There is plenty of publicly available information about how software development teams can make their products more secure. However, this knowledge is often obscure to software engineers. Developers get stuck in their routine jobs following the usual development cycle with no incentive to learn about security. From initial design specifications to basic functionality and prototype, to an MVP, to regular customer feature requests, to fixing bugs… On and on goes the feature-centric development cycle, with little or no effort for securing the product. Until there is a breach, or the regulator unleashes wrath on the management, a big client demands the actual proof of product security, or an M&A requires a demonstration of due diligence, etc.
But if nothing happens, it seems there is no room for security in the development operations. As the engineers build their stuff head low in the daily routine, spending time and resources on security seems impractical. Until the security risks actualize in the form of a cyber incident or a privacy watchdog fines, the need for security is not apparent. But when it finally is, a brief analysis shows that it requires unfeasible changes in the product architecture, and it seems easier to rewrite everything from scratch. So, when should you start paying attention to security in the product lifecycle to avoid the misery of hindsight?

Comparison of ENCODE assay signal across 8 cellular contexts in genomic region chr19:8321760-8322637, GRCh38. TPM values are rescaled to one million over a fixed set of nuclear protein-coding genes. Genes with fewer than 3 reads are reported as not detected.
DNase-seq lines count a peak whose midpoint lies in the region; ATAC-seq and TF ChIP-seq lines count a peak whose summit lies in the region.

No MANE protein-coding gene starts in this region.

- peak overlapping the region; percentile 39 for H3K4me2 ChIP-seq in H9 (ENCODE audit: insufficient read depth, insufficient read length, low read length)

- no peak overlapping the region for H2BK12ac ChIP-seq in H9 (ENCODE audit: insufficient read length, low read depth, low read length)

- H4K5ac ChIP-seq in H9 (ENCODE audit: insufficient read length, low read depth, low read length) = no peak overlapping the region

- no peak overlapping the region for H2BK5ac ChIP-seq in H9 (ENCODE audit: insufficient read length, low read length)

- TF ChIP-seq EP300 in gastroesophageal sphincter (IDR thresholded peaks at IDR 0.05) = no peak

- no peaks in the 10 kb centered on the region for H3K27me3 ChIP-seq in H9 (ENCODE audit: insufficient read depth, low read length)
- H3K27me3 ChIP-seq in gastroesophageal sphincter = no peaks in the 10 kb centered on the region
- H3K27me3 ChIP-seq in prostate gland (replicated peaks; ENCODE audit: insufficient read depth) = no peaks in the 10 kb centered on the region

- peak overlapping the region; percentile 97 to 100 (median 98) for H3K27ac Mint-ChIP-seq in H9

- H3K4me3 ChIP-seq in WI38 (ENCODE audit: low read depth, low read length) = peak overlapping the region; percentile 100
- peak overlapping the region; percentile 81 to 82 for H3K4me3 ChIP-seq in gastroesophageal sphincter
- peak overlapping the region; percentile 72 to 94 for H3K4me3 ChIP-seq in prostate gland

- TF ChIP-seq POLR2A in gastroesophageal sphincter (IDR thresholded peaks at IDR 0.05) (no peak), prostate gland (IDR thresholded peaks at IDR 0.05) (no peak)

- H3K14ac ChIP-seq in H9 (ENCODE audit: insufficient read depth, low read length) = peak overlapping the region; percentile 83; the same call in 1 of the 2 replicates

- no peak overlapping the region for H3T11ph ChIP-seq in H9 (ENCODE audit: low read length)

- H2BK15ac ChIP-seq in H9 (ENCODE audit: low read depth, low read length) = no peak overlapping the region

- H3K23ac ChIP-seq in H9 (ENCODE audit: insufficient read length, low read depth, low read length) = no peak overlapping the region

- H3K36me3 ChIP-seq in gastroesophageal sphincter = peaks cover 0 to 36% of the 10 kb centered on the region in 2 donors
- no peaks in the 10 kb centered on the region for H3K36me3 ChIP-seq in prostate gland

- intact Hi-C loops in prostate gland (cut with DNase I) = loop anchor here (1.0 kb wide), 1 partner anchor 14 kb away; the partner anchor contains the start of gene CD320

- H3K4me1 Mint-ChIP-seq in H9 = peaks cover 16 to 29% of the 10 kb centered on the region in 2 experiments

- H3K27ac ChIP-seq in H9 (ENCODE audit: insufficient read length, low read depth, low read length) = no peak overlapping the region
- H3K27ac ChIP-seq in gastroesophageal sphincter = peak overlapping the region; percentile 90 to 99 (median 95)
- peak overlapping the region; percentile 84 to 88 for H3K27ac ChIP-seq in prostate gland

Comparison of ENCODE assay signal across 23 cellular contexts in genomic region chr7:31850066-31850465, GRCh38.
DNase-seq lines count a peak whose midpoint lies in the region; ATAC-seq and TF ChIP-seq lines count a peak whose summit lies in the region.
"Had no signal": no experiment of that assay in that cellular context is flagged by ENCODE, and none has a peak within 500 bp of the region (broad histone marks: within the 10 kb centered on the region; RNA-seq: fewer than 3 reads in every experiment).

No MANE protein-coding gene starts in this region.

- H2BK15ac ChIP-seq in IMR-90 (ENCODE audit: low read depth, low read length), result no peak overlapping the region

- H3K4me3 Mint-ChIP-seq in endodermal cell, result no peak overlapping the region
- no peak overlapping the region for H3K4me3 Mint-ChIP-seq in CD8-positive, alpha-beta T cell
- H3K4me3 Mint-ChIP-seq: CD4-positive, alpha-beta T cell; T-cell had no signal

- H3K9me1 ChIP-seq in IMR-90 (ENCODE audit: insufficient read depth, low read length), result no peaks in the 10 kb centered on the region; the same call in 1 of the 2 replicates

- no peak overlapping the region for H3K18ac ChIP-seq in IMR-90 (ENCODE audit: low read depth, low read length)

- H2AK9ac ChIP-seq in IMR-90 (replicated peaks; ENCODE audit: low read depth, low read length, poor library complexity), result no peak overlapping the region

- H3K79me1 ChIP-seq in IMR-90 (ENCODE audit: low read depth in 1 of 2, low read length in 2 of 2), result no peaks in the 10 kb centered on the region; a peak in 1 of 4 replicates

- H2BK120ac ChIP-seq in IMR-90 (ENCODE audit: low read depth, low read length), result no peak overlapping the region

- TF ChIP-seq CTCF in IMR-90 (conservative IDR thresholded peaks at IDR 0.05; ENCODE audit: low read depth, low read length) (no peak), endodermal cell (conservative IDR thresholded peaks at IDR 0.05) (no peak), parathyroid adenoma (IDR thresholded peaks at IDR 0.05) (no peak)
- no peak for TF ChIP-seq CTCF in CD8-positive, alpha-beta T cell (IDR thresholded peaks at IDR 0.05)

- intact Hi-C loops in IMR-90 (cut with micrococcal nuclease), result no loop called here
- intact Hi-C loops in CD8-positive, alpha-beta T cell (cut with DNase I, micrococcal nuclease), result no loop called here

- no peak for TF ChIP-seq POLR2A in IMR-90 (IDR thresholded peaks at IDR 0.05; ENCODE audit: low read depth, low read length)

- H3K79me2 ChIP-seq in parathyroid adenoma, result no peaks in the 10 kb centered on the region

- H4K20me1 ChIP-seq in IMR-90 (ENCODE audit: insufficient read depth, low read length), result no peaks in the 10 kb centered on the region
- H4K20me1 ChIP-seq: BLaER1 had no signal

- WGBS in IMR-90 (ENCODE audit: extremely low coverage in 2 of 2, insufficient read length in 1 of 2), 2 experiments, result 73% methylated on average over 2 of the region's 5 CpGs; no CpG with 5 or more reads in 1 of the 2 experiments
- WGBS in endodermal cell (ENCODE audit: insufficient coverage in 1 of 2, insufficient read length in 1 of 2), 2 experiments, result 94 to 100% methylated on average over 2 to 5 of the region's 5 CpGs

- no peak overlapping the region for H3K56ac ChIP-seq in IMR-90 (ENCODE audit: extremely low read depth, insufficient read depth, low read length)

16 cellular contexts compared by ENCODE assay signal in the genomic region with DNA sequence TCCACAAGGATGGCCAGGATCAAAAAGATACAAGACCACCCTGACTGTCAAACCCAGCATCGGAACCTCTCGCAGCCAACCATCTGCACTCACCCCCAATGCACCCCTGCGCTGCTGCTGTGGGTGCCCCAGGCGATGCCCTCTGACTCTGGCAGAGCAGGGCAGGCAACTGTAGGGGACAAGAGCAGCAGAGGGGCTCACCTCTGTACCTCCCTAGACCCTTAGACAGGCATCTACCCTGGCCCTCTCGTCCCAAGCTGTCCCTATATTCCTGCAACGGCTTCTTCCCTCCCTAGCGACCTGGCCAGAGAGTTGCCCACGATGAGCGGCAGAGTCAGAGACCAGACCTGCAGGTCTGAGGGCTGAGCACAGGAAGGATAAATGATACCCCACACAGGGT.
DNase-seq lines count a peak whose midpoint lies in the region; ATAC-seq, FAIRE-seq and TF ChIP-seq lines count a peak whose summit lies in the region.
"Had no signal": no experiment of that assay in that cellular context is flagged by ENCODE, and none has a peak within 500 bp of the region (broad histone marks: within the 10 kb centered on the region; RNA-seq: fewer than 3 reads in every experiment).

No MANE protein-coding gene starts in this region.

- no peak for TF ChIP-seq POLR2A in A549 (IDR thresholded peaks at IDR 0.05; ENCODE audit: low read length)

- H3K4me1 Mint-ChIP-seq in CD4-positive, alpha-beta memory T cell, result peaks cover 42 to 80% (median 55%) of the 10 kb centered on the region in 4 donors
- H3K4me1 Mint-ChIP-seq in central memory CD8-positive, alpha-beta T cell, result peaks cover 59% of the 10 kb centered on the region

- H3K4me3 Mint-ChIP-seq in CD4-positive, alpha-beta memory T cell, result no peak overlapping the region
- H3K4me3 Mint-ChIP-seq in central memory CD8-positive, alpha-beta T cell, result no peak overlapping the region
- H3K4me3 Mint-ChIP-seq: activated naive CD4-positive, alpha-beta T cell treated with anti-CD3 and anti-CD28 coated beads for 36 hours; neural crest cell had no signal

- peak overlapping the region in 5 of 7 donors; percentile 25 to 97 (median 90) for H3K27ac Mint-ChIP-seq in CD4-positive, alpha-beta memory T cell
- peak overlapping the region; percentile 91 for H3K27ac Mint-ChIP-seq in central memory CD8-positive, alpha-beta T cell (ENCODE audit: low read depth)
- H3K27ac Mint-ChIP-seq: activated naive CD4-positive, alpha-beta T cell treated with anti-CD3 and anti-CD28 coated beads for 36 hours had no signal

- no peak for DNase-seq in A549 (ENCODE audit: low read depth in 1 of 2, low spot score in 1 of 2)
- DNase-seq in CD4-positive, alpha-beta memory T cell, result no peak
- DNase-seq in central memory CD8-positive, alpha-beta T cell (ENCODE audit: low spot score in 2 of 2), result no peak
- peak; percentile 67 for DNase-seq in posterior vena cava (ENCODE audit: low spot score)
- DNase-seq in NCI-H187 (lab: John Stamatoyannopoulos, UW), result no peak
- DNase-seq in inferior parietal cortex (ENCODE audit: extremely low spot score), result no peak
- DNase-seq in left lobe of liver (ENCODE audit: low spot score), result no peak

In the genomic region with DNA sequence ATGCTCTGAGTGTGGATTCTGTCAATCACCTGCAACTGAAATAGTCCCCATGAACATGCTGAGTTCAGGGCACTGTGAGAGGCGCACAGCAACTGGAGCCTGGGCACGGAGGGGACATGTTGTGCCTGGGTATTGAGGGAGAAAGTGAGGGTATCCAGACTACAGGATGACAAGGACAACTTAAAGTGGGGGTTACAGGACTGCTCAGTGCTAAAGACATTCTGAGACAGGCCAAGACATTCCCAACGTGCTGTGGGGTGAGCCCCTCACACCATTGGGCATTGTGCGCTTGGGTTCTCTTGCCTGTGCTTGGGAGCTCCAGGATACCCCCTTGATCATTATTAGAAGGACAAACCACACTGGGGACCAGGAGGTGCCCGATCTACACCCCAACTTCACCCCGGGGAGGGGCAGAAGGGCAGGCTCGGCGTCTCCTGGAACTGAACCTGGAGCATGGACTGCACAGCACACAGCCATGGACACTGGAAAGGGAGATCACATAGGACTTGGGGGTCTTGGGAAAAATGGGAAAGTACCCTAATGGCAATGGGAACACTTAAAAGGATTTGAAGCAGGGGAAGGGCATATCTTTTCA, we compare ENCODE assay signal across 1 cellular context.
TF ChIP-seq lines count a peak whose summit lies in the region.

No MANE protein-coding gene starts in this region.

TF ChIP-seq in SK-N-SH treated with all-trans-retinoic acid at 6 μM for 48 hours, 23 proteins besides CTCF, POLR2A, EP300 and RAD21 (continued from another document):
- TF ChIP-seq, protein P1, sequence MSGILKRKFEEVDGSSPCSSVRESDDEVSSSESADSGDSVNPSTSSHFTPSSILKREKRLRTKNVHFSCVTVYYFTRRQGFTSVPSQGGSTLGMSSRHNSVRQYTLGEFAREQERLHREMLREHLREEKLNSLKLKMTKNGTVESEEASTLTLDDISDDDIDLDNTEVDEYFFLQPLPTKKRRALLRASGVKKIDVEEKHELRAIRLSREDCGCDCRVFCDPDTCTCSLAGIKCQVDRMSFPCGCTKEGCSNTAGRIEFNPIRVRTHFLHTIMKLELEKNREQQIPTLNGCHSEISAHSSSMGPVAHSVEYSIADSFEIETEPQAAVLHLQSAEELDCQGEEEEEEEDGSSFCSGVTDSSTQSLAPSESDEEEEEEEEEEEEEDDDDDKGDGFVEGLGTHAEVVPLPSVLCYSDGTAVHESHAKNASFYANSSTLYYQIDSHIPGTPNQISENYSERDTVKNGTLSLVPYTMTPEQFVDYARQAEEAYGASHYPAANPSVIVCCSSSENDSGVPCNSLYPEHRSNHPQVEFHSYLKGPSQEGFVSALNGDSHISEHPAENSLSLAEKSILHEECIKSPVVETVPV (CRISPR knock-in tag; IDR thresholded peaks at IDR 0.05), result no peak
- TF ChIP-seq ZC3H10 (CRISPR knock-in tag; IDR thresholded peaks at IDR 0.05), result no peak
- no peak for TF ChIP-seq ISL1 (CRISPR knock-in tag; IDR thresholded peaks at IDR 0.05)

Usually, when product teams first reach out to appsec experts, it turns out that the pentest is the first thing about security they are going to do. Sure thing, this first application pentest produces a lot of severe security vulnerabilities. As a result, teams must reconsider their release dates and focus on fixing the security flaws in the following months. Having learned from their mistakes, developers ask us what they should have done instead.
We answer that the first thing they should have done is hire a security-aware CTO at the very beginning of their journey. A capable security-savvy technology leader would pay enough attention to appsec matters along the way. First of all, they would dedicate appropriate resources to establishing and conducting proper application security practices. But more importantly, they would share directly with the team where to find and learn the appropriate software security documentation.